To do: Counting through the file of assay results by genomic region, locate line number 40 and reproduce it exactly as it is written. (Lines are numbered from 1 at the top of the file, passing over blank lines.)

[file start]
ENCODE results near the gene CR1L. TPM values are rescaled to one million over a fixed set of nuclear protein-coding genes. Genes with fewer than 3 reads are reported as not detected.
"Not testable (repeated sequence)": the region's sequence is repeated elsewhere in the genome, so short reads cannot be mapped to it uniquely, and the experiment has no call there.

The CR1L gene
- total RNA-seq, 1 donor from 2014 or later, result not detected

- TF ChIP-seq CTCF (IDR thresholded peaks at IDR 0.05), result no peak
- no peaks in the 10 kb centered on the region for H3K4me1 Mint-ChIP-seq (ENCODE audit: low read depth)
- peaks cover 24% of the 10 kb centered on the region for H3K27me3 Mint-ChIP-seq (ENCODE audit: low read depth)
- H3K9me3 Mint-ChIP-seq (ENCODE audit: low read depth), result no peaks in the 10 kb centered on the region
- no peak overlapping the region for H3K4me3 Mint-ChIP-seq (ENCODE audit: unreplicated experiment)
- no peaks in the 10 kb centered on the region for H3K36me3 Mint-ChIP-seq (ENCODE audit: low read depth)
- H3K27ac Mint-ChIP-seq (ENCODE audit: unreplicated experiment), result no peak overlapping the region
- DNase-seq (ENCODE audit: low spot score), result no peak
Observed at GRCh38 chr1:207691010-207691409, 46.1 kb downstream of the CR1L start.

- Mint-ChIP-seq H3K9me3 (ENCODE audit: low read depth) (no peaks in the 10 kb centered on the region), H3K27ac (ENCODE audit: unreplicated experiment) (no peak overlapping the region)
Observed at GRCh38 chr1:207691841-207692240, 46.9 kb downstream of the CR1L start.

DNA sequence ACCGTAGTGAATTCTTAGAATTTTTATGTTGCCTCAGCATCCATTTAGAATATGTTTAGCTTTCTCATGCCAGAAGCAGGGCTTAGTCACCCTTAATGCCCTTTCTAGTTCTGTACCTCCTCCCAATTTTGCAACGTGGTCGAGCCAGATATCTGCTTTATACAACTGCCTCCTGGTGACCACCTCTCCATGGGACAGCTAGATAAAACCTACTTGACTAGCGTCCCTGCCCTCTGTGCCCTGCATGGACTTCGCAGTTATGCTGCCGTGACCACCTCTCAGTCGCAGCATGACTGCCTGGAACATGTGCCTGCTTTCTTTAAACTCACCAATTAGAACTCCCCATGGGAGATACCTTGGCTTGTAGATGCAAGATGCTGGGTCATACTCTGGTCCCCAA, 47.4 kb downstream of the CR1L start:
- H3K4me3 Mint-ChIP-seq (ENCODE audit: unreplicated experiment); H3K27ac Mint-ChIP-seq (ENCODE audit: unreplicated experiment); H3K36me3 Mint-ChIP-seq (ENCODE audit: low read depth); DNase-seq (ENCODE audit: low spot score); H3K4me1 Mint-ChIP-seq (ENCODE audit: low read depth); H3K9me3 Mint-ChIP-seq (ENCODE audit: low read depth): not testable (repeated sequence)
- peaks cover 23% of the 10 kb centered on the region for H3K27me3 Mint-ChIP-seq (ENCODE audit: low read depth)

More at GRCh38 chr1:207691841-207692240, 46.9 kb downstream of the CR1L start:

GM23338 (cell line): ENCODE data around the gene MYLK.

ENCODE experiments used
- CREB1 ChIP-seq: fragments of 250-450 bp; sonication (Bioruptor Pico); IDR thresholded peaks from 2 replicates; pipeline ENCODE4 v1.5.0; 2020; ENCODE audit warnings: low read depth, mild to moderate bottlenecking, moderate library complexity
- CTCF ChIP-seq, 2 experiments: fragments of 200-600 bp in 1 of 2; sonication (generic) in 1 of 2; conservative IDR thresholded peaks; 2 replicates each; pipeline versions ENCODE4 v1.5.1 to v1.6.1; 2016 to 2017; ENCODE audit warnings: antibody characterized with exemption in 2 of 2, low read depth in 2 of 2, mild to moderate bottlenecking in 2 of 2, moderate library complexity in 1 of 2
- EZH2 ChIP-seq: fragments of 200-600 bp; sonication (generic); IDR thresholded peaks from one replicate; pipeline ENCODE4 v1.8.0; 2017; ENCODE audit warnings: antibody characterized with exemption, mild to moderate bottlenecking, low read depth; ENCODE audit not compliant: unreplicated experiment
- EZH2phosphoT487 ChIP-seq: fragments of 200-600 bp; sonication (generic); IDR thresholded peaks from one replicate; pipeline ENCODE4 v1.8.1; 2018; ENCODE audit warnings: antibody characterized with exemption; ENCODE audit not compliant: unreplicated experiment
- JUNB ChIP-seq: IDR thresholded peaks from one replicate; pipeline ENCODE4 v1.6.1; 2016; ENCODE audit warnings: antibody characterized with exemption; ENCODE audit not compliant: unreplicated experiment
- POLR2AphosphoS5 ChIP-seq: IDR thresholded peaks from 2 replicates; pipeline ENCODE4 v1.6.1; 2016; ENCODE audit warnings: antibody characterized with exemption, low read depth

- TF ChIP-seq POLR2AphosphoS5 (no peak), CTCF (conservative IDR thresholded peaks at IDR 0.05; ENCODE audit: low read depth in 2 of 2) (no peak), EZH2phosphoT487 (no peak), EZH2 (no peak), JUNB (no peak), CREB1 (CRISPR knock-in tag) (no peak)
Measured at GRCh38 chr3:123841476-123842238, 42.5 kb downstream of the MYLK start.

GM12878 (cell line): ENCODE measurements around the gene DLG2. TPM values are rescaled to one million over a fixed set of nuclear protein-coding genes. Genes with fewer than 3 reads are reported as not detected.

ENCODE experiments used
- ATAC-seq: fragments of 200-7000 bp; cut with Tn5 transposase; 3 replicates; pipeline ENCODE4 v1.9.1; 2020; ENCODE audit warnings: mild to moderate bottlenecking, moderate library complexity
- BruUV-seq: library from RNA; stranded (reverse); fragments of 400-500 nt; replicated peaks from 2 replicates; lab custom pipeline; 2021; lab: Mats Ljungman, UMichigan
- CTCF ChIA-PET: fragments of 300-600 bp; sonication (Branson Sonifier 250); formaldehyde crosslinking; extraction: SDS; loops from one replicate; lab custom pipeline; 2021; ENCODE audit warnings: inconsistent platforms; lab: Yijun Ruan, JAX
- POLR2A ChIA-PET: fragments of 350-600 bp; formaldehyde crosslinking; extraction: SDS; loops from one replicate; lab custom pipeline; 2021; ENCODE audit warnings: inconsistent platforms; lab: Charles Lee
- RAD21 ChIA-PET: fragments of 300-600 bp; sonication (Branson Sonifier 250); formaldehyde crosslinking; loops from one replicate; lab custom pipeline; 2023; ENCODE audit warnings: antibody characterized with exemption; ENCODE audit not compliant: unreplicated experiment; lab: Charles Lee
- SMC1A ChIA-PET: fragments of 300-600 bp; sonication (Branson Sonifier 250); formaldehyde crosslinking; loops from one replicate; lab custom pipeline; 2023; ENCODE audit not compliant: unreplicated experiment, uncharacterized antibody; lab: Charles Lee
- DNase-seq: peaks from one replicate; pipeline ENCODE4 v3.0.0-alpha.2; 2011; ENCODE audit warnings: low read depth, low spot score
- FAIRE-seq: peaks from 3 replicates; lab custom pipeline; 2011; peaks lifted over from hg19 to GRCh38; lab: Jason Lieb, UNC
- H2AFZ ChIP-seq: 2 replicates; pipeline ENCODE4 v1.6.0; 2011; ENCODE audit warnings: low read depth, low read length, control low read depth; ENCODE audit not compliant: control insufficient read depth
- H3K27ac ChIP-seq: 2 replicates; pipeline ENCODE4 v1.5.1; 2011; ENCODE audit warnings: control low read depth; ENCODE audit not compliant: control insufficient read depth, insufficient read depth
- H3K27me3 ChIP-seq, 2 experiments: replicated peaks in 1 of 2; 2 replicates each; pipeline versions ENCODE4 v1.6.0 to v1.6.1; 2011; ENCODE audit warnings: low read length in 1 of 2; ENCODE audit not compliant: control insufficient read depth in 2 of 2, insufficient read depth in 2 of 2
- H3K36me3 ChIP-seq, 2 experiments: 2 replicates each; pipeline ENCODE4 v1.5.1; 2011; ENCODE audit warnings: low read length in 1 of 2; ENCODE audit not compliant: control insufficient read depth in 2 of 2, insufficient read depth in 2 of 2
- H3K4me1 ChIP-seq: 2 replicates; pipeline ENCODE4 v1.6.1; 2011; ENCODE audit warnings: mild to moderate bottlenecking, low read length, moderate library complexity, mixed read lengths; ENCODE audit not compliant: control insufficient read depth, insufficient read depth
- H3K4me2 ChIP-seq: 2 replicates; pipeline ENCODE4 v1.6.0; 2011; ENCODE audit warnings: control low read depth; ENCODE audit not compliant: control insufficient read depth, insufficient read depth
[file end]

- H2AFZ ChIP-seq: 2 replicates; pipeline ENCODE4 v1.6.0; 2011; ENCODE audit warnings: low read depth, low read length, control low read depth; ENCODE audit not compliant: control insufficient read depth